JAFFE: Virgil Moorhead, the Big Lagoon chairman, says his tribe wanted to build a casino on their reservation 700 miles north of Barstow, but it's on ecologically sensitive land, and the state wouldn't give them permission. They've been locked in a lawsuit over it for years. So, the price of giving Barstow and the Lost Coyote's Tribe permission for their casino project was that they'd have to give a piece of it to Big Lagoon to make the lawsuit go away.

Mr. MOORHEAD: This is a way to resolve an issue that's been going on for six years, going on seven.

JAFFE: So Barstow, population less than 24,000, appeared likely to have two tribes building two casinos side by side, that's if the projects made it through several more layers of approvals from both the state and federal governments. Then things got really complicated, says Paul Luellig, a member of the Barstow City Council.

Mr. PAUL LUELLIG (Barstow City Council): The tribes that did not get the agreement with us were not happy.

JAFFE: Most unhappy was Indian tribe number 3, the Chemehuevi. They're making plans for their own casino development in Barstow, though they already have one on their reservation 180 miles to the East. And it seems that somebody wanted to make sure that the city would be friendly to their proposal. Luellig, who supported the first casino project, says during the 2004 election, tens of thousands of dollars of what he calls mystery money poured into town.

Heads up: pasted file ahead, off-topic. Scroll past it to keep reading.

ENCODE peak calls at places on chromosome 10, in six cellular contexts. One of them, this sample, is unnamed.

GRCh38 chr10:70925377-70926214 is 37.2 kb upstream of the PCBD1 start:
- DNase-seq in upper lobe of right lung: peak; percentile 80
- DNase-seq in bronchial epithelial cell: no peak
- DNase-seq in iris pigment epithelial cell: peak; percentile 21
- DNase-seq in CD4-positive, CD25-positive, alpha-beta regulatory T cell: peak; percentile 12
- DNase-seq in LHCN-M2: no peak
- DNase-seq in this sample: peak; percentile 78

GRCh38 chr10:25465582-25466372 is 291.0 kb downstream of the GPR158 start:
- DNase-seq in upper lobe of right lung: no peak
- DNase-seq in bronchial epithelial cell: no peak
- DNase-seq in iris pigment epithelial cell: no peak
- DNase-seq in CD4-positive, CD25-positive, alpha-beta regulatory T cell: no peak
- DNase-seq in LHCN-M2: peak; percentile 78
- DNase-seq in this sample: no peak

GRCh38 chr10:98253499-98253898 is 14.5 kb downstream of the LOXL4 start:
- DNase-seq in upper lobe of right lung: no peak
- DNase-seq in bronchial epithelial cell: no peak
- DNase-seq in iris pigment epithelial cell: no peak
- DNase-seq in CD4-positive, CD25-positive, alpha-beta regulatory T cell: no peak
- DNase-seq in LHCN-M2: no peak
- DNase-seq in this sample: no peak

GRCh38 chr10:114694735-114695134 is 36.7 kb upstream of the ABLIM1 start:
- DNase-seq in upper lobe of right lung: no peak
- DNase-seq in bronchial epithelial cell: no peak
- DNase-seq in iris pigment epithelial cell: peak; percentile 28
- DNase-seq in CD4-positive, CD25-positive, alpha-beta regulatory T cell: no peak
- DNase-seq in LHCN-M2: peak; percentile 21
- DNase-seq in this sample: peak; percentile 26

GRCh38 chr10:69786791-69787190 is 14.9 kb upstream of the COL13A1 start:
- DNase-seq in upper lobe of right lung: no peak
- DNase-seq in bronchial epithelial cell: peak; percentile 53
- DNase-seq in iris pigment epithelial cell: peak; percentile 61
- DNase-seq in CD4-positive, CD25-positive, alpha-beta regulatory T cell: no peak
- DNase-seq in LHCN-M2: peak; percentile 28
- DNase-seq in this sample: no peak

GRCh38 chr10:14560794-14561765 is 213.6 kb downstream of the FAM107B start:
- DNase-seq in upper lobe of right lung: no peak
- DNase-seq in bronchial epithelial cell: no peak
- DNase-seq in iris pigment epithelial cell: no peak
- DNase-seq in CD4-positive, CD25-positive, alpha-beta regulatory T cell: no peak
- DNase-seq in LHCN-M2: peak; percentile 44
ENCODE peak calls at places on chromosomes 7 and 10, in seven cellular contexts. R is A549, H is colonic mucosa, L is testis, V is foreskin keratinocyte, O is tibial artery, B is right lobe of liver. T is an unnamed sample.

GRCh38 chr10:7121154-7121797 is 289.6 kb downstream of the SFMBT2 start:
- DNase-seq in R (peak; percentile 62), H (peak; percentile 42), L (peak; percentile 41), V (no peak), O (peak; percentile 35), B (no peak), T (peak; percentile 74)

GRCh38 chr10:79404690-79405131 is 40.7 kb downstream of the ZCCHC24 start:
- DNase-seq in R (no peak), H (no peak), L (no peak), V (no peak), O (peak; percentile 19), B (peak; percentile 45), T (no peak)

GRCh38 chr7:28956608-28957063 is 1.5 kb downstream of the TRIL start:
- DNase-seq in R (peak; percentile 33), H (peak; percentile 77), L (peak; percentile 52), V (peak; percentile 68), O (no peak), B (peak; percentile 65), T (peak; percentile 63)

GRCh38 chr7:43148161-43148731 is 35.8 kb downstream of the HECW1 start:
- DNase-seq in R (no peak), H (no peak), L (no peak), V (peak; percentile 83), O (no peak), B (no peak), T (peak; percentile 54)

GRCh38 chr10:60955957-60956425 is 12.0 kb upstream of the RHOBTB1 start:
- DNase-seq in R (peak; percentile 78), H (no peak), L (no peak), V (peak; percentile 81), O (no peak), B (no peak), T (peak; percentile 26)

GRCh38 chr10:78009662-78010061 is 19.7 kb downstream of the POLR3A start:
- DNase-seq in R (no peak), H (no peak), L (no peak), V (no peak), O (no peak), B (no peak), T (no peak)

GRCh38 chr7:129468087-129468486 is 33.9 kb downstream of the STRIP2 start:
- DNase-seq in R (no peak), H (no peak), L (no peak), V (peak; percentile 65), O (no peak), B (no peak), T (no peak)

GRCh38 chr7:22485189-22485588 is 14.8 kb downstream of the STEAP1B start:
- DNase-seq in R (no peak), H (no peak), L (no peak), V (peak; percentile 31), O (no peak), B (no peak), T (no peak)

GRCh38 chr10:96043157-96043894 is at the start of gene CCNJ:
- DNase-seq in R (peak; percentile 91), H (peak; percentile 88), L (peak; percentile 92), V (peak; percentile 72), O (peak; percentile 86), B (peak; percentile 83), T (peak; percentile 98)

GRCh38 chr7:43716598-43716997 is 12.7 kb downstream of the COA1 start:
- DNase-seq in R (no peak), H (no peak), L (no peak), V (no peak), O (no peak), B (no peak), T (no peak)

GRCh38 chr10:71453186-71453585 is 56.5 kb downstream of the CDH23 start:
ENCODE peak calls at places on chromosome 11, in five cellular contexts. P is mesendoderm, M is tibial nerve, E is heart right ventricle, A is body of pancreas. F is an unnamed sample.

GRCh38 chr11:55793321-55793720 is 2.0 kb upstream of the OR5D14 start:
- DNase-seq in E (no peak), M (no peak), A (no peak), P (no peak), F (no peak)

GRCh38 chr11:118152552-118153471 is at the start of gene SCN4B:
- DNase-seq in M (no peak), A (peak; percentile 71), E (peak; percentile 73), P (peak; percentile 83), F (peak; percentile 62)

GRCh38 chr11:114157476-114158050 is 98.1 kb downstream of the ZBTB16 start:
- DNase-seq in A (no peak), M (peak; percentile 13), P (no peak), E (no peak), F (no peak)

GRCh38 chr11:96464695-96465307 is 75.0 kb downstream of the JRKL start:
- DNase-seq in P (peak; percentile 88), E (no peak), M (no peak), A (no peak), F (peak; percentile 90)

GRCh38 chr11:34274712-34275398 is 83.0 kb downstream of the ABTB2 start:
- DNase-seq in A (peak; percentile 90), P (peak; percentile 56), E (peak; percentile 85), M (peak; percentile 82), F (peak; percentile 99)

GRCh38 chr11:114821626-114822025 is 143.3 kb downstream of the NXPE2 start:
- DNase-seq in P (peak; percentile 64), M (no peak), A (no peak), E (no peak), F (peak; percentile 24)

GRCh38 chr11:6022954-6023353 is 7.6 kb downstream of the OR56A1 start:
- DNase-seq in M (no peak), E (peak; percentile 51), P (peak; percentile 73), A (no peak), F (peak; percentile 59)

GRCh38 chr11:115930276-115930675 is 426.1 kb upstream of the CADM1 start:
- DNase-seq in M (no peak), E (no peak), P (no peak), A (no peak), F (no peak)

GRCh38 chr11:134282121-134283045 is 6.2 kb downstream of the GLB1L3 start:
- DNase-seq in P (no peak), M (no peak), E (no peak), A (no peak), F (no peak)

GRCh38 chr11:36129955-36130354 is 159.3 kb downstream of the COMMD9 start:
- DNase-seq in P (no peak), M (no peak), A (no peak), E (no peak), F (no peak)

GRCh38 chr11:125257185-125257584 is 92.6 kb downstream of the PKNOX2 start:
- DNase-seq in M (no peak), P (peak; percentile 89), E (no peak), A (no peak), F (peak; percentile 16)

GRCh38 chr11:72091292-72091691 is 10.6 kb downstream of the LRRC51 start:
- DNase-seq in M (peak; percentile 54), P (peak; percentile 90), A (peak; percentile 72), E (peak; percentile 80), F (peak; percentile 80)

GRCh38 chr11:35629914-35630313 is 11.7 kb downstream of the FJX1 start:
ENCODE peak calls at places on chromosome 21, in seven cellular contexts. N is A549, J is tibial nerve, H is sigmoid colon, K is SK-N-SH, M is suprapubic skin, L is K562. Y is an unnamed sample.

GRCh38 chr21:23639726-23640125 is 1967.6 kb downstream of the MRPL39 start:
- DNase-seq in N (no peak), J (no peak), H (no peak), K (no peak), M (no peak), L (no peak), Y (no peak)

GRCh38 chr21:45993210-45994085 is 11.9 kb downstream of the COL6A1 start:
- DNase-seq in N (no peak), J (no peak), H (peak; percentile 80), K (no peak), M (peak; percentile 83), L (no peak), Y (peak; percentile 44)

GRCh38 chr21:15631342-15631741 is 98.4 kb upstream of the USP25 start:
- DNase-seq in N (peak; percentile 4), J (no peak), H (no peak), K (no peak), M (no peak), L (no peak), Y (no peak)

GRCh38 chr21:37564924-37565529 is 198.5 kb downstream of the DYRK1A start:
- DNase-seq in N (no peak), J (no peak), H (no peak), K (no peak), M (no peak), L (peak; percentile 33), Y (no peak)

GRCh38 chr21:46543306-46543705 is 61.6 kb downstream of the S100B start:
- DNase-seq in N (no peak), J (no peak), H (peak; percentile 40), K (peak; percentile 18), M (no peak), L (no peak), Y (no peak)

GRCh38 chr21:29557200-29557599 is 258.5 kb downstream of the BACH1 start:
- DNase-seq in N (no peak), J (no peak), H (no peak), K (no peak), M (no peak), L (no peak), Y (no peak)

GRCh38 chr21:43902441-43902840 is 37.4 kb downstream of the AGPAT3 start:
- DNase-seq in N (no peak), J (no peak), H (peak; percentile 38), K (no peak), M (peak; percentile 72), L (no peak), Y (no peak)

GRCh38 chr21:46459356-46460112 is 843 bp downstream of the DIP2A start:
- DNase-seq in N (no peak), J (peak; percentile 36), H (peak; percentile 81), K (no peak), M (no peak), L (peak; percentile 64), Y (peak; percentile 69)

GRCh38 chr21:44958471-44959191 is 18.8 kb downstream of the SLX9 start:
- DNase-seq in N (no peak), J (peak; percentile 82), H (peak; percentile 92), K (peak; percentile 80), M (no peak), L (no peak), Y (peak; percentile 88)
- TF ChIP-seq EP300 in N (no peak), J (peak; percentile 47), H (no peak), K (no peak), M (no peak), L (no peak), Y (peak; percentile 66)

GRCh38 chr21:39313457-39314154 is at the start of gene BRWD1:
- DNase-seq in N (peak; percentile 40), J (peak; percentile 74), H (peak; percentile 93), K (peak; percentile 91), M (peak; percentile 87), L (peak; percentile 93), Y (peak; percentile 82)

Mr. LUELLIG: Literally, hundreds and hundreds of signs and campaign mailers attacking certain members of the council and supporting other candidates.

JAFFE: Luellig was one of the candidates being attacked. He won by just 13 votes. Another incumbent was defeated. The money for the attack ads came from a group called Taxpayers for Safer Neighborhoods. They're based in Orange County, about 150 miles away. The accountant listed as the contact for the group did not return several calls from NPR, neither did most other major contributors. Since the election, the newly constituted City Council has cut a second casino with the Chemehuevi. But tribal spokesman Larry Tenney says that agreement had nothing to do with the election and the so-called mystery money.

Mr. LARRY TENNEY (Chemehuevi Tribe): Several on the City Council continue to put fingers suggesting that somehow my clients have some involvement in that, and they did not. So they are just rumors and innuendo that they continue to lodge at us.

JAFFE: Rumors and innuendo are plentiful in Barstow since the prospect of gambling came to town. There is a measure on the June ballot that would outlaw the original casino. There is also a campaign to recall council member Paul Luellig, who now says he's against any casino project of any kind.

Mr. LUELLIG: I mean, it split the community, and it has split this Council. There are some very bitter feelings.

JAFFE: But economically, things are suddenly looking up in Barstow. Home Depot and Wal-Mart are coming to town, and property values are rising fast. It appears that just the possibility of big money gambling has fueled a boom, even though the casinos may not break ground for years, if ever.

Ina Jaffe, NPR News.